The episode follows Liz as she attempts with desperation to save TGS from certain doom. Jack is unable to simply give Liz her program back, but he has granted her the ability to "prove her case" to the board members with said authority by putting on the perfect episode of her variety show. Unfortunately, Liz has her regular arsenal at her disposal: a lackluster writing staff, a marginally competent producer, no money (even with the help of her new sponsor, Bro Body Douche), and worst of all, two of the most unreliable, destructive, actively difficult stars in television history. But even with her longstanding derision for all of these people, she still fosters an unrelenting compulsion to protect them. She loves her nerds, and will stop at nothing to keep their show alive.
But if Liz only had her nerds to worry about, then things would be easier: on the other end of her cell phone all episode long is husband Criss, begging with Liz to let TGS go and come help him prepare for the arrival of their two adopted children, who are being flown into New York imminently. So accustomed to putting work first, Liz is incapable of tearing herself away from this project to save the show, even at the expense of her budding family life. Poor Liz Lemon. Having it all ain't as easy as you thought.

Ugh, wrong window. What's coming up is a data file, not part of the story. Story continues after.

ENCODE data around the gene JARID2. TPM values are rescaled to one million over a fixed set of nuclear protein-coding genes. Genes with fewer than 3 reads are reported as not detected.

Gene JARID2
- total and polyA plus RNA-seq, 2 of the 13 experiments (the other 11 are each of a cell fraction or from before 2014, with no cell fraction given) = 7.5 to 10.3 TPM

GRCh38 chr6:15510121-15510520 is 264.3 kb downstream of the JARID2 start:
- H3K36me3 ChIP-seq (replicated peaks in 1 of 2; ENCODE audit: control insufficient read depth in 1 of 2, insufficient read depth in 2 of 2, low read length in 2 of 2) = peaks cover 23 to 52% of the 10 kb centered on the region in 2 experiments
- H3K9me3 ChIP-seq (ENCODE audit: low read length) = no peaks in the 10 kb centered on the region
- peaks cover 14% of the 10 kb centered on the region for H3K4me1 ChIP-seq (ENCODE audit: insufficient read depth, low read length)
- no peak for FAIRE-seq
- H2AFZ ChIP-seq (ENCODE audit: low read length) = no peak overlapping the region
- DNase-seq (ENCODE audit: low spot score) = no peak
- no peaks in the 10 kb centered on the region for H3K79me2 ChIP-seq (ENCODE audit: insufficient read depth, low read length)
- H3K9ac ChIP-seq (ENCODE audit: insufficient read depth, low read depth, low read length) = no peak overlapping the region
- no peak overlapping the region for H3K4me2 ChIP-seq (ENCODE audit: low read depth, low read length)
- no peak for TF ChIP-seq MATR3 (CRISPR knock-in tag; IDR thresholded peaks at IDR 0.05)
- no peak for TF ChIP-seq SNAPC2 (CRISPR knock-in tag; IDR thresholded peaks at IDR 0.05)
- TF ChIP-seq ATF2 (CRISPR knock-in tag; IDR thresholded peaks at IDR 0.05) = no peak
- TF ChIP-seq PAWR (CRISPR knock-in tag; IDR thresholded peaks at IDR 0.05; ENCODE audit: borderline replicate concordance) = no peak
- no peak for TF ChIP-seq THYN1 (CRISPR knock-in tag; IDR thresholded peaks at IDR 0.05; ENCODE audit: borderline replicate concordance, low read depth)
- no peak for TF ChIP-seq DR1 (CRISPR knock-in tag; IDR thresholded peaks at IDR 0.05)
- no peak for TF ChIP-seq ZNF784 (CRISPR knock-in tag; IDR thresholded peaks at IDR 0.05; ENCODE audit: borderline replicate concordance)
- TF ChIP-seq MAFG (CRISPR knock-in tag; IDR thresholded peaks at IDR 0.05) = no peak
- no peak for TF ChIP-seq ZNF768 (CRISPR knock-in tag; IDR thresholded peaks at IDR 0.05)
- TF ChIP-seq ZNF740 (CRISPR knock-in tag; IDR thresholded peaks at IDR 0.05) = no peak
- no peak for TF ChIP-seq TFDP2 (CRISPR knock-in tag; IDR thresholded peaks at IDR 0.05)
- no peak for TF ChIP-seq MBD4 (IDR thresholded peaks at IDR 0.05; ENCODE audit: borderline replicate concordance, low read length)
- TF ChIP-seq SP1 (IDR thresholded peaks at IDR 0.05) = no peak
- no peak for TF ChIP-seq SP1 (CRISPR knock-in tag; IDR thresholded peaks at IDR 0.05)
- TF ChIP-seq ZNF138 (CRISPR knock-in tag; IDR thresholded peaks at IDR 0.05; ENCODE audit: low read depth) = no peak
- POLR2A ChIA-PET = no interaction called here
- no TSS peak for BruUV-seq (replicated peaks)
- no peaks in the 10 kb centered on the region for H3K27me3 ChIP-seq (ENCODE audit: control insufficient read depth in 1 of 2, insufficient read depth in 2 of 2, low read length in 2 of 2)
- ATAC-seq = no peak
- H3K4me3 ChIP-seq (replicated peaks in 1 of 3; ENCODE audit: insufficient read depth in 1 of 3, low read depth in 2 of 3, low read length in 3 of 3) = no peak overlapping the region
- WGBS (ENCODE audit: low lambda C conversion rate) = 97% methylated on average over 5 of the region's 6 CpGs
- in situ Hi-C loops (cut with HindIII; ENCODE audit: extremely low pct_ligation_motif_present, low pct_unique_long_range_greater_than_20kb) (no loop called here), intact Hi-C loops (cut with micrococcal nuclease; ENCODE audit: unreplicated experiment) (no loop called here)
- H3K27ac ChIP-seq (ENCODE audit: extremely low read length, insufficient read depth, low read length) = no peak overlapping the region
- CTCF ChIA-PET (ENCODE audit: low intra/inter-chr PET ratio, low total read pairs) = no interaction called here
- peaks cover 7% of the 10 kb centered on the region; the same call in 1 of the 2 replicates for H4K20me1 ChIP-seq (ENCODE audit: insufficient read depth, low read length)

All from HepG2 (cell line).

But for dramatic effect, let's delay the tear-inducing conclusion of Liz's story and jump over to Jack and Kenneth, who have a sweet little thing going on all their own. See, Jack, now the CEO of KableTown, is seeking a replacement to head NBC. As such, he's brought on Kenneth — the page! He made him a page again!— to give a tour/secret interview to the five prospective candidates. Jack will lurk and judge the group, each a grown version of a Willy Wonka character in this extended parody of the classic children's move... Kenneth even dresses up like Slugworth to try and illicit "bad behavior" from the prospectives in hopes of narrowing down the selection. While Kenneth urges Jack to go with the "purest of heart" among the choices, Jack insists that the new NBC president must be a pragmatist who understands business and is willing and able to be cold-hearted and decisive. Upon the eruption of the disagreement, Kenneth meekly chastises Jack's own sensibilities, making the man question himself (Kenneth is the only one who can ever get through to Jack, so it seems) and how good a businessman, and man in general, he is.